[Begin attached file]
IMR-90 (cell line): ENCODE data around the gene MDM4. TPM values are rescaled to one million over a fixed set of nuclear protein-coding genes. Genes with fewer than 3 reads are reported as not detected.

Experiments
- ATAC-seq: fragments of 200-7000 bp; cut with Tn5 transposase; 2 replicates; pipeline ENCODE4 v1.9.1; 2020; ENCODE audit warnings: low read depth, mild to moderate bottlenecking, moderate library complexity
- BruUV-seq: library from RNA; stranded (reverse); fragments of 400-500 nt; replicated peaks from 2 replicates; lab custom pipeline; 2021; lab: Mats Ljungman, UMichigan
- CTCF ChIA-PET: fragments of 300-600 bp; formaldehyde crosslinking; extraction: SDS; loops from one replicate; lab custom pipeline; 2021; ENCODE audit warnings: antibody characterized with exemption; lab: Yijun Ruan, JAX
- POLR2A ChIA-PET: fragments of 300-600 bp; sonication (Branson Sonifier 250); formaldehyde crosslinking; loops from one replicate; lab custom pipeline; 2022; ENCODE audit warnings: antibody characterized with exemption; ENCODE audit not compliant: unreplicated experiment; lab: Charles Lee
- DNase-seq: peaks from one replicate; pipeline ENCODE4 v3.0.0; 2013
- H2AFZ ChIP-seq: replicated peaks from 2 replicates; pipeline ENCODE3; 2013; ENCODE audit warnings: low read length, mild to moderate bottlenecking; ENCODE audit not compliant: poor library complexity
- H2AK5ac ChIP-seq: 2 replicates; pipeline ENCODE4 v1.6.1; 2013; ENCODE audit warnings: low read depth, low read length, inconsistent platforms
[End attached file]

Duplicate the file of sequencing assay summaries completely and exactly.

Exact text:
IMR-90 (cell line): ENCODE data around the gene MDM4. TPM values are rescaled to one million over a fixed set of nuclear protein-coding genes. Genes with fewer than 3 reads are reported as not detected.

Experiments
- ATAC-seq: fragments of 200-7000 bp; cut with Tn5 transposase; 2 replicates; pipeline ENCODE4 v1.9.1; 2020; ENCODE audit warnings: low read depth, mild to moderate bottlenecking, moderate library complexity
- BruUV-seq: library from RNA; stranded (reverse); fragments of 400-500 nt; replicated peaks from 2 replicates; lab custom pipeline; 2021; lab: Mats Ljungman, UMichigan
- CTCF ChIA-PET: fragments of 300-600 bp; formaldehyde crosslinking; extraction: SDS; loops from one replicate; lab custom pipeline; 2021; ENCODE audit warnings: antibody characterized with exemption; lab: Yijun Ruan, JAX
- POLR2A ChIA-PET: fragments of 300-600 bp; sonication (Branson Sonifier 250); formaldehyde crosslinking; loops from one replicate; lab custom pipeline; 2022; ENCODE audit warnings: antibody characterized with exemption; ENCODE audit not compliant: unreplicated experiment; lab: Charles Lee
- DNase-seq: peaks from one replicate; pipeline ENCODE4 v3.0.0; 2013
- H2AFZ ChIP-seq: replicated peaks from 2 replicates; pipeline ENCODE3; 2013; ENCODE audit warnings: low read length, mild to moderate bottlenecking; ENCODE audit not compliant: poor library complexity
- H2AK5ac ChIP-seq: 2 replicates; pipeline ENCODE4 v1.6.1; 2013; ENCODE audit warnings: low read depth, low read length, inconsistent platforms